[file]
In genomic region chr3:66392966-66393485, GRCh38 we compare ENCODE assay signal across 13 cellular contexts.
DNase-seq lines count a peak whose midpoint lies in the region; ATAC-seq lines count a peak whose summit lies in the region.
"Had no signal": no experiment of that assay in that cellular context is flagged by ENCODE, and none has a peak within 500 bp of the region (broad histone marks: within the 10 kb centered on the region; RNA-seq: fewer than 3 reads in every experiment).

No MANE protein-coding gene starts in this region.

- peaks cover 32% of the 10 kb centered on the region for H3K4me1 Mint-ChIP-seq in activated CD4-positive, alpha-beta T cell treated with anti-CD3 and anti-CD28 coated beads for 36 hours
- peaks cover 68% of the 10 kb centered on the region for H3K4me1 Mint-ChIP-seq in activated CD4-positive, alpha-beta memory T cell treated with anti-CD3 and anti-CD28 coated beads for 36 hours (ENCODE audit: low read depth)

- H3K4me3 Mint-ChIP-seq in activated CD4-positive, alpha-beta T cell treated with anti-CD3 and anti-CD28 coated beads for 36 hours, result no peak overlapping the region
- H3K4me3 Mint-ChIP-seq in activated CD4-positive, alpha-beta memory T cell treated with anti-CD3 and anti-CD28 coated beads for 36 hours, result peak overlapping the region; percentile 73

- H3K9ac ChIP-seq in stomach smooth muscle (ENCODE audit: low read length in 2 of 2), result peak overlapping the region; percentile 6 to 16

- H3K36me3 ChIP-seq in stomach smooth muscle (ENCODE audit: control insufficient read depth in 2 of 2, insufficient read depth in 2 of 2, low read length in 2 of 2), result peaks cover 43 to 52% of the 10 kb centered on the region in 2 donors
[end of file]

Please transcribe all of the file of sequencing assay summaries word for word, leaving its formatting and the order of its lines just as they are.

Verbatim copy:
In genomic region chr3:66392966-66393485, GRCh38 we compare ENCODE assay signal across 13 cellular contexts.
DNase-seq lines count a peak whose midpoint lies in the region; ATAC-seq lines count a peak whose summit lies in the region.
"Had no signal": no experiment of that assay in that cellular context is flagged by ENCODE, and none has a peak within 500 bp of the region (broad histone marks: within the 10 kb centered on the region; RNA-seq: fewer than 3 reads in every experiment).

No MANE protein-coding gene starts in this region.

- peaks cover 32% of the 10 kb centered on the region for H3K4me1 Mint-ChIP-seq in activated CD4-positive, alpha-beta T cell treated with anti-CD3 and anti-CD28 coated beads for 36 hours
- peaks cover 68% of the 10 kb centered on the region for H3K4me1 Mint-ChIP-seq in activated CD4-positive, alpha-beta memory T cell treated with anti-CD3 and anti-CD28 coated beads for 36 hours (ENCODE audit: low read depth)

- H3K4me3 Mint-ChIP-seq in activated CD4-positive, alpha-beta T cell treated with anti-CD3 and anti-CD28 coated beads for 36 hours, result no peak overlapping the region
- H3K4me3 Mint-ChIP-seq in activated CD4-positive, alpha-beta memory T cell treated with anti-CD3 and anti-CD28 coated beads for 36 hours, result peak overlapping the region; percentile 73

- H3K9ac ChIP-seq in stomach smooth muscle (ENCODE audit: low read length in 2 of 2), result peak overlapping the region; percentile 6 to 16

- H3K36me3 ChIP-seq in stomach smooth muscle (ENCODE audit: control insufficient read depth in 2 of 2, insufficient read depth in 2 of 2, low read length in 2 of 2), result peaks cover 43 to 52% of the 10 kb centered on the region in 2 donors